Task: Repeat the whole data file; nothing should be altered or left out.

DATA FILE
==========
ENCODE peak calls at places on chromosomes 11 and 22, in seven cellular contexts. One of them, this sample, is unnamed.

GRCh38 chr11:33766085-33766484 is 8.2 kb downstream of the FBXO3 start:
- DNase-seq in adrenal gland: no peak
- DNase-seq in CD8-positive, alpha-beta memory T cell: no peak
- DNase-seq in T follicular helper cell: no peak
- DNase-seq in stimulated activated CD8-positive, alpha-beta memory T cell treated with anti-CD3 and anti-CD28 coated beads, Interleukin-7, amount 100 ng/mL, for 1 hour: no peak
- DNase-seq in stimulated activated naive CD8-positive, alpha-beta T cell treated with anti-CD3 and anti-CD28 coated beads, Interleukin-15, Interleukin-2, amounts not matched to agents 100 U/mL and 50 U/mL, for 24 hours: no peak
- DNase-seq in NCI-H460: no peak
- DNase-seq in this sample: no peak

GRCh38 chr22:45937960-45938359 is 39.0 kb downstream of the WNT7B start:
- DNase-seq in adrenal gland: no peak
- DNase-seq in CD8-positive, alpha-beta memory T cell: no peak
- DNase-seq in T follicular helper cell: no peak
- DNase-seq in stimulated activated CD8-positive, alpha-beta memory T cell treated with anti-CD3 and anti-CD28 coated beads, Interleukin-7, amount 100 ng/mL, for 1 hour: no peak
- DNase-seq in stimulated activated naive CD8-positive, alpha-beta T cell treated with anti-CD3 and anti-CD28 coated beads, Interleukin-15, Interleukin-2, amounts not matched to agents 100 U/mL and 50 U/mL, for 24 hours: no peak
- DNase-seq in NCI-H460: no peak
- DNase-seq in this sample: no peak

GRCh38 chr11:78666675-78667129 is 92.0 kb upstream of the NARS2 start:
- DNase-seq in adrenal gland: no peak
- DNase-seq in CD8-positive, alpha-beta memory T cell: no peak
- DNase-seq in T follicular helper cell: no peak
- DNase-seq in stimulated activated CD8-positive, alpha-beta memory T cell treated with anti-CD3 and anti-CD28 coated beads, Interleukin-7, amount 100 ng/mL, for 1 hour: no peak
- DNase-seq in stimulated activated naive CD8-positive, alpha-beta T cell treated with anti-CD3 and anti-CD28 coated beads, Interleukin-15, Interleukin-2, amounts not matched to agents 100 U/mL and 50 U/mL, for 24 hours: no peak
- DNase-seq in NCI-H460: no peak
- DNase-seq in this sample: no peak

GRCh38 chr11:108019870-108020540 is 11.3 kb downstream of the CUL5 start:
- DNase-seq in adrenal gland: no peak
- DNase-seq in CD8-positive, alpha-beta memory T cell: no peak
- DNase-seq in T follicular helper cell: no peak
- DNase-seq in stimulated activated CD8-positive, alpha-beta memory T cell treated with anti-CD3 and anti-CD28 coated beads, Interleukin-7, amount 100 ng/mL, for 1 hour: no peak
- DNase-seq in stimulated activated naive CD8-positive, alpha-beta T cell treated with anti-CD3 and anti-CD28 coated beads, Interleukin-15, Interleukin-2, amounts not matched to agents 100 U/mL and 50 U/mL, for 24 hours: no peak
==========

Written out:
ENCODE peak calls at places on chromosomes 11 and 22, in seven cellular contexts. One of them, this sample, is unnamed.

GRCh38 chr11:33766085-33766484 is 8.2 kb downstream of the FBXO3 start:
- DNase-seq in adrenal gland: no peak
- DNase-seq in CD8-positive, alpha-beta memory T cell: no peak
- DNase-seq in T follicular helper cell: no peak
- DNase-seq in stimulated activated CD8-positive, alpha-beta memory T cell treated with anti-CD3 and anti-CD28 coated beads, Interleukin-7, amount 100 ng/mL, for 1 hour: no peak
- DNase-seq in stimulated activated naive CD8-positive, alpha-beta T cell treated with anti-CD3 and anti-CD28 coated beads, Interleukin-15, Interleukin-2, amounts not matched to agents 100 U/mL and 50 U/mL, for 24 hours: no peak
- DNase-seq in NCI-H460: no peak
- DNase-seq in this sample: no peak

GRCh38 chr22:45937960-45938359 is 39.0 kb downstream of the WNT7B start:
- DNase-seq in adrenal gland: no peak
- DNase-seq in CD8-positive, alpha-beta memory T cell: no peak
- DNase-seq in T follicular helper cell: no peak
- DNase-seq in stimulated activated CD8-positive, alpha-beta memory T cell treated with anti-CD3 and anti-CD28 coated beads, Interleukin-7, amount 100 ng/mL, for 1 hour: no peak
- DNase-seq in stimulated activated naive CD8-positive, alpha-beta T cell treated with anti-CD3 and anti-CD28 coated beads, Interleukin-15, Interleukin-2, amounts not matched to agents 100 U/mL and 50 U/mL, for 24 hours: no peak
- DNase-seq in NCI-H460: no peak
- DNase-seq in this sample: no peak

GRCh38 chr11:78666675-78667129 is 92.0 kb upstream of the NARS2 start:
- DNase-seq in adrenal gland: no peak
- DNase-seq in CD8-positive, alpha-beta memory T cell: no peak
- DNase-seq in T follicular helper cell: no peak
- DNase-seq in stimulated activated CD8-positive, alpha-beta memory T cell treated with anti-CD3 and anti-CD28 coated beads, Interleukin-7, amount 100 ng/mL, for 1 hour: no peak
- DNase-seq in stimulated activated naive CD8-positive, alpha-beta T cell treated with anti-CD3 and anti-CD28 coated beads, Interleukin-15, Interleukin-2, amounts not matched to agents 100 U/mL and 50 U/mL, for 24 hours: no peak
- DNase-seq in NCI-H460: no peak
- DNase-seq in this sample: no peak

GRCh38 chr11:108019870-108020540 is 11.3 kb downstream of the CUL5 start:
- DNase-seq in adrenal gland: no peak
- DNase-seq in CD8-positive, alpha-beta memory T cell: no peak
- DNase-seq in T follicular helper cell: no peak
- DNase-seq in stimulated activated CD8-positive, alpha-beta memory T cell treated with anti-CD3 and anti-CD28 coated beads, Interleukin-7, amount 100 ng/mL, for 1 hour: no peak
- DNase-seq in stimulated activated naive CD8-positive, alpha-beta T cell treated with anti-CD3 and anti-CD28 coated beads, Interleukin-15, Interleukin-2, amounts not matched to agents 100 U/mL and 50 U/mL, for 24 hours: no peak